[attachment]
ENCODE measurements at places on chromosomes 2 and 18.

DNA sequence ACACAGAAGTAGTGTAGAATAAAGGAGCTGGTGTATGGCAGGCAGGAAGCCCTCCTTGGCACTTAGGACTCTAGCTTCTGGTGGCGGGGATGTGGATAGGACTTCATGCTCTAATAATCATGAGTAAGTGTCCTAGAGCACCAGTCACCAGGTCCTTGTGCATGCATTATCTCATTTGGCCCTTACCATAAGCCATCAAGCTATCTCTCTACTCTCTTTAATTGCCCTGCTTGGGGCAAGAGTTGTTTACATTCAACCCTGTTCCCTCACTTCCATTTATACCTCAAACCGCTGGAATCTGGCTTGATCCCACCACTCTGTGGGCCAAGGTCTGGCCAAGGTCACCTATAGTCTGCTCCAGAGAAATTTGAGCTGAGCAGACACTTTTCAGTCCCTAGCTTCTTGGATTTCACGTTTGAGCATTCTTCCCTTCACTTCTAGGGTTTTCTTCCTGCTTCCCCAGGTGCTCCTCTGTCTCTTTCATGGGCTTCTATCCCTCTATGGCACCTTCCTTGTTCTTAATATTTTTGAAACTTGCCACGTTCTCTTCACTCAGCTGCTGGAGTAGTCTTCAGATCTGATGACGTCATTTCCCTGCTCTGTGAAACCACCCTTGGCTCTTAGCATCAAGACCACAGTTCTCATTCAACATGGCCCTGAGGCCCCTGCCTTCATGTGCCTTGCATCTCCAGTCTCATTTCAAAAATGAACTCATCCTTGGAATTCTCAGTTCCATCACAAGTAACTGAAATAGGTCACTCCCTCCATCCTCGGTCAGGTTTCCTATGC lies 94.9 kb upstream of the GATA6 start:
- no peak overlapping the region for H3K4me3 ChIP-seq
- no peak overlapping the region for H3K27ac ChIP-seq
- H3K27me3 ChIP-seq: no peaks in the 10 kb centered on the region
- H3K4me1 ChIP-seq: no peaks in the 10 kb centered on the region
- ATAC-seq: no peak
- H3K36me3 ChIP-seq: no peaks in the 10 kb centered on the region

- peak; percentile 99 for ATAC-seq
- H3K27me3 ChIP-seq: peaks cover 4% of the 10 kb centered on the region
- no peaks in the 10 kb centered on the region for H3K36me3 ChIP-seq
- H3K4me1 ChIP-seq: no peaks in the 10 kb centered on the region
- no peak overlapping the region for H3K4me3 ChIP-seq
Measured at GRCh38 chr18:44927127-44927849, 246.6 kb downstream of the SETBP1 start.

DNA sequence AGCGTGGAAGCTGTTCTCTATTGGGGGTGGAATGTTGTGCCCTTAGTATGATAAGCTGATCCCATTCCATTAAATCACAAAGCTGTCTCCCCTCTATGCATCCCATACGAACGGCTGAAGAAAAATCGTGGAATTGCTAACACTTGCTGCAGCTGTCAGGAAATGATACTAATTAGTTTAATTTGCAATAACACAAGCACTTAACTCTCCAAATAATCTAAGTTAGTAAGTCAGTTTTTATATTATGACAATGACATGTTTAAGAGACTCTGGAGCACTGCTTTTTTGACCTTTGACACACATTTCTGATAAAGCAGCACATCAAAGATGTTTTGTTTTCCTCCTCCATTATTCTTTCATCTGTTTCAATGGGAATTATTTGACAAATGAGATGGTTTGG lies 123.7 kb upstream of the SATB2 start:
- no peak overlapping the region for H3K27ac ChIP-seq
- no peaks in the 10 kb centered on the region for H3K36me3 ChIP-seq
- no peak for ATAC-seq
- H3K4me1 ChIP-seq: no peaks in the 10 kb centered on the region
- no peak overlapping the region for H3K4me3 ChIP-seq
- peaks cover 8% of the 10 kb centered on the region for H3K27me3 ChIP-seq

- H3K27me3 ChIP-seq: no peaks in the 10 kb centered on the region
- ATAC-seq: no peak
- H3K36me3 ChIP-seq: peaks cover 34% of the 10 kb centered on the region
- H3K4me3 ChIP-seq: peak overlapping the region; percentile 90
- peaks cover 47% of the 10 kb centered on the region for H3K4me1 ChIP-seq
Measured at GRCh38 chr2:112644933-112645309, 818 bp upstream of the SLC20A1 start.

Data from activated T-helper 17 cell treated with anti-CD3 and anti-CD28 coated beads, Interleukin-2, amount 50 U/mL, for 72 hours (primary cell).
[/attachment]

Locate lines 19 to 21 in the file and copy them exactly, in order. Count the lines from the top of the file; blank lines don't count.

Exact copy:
- H3K4me1 ChIP-seq: no peaks in the 10 kb centered on the region
- no peak overlapping the region for H3K4me3 ChIP-seq
- peaks cover 8% of the 10 kb centered on the region for H3K27me3 ChIP-seq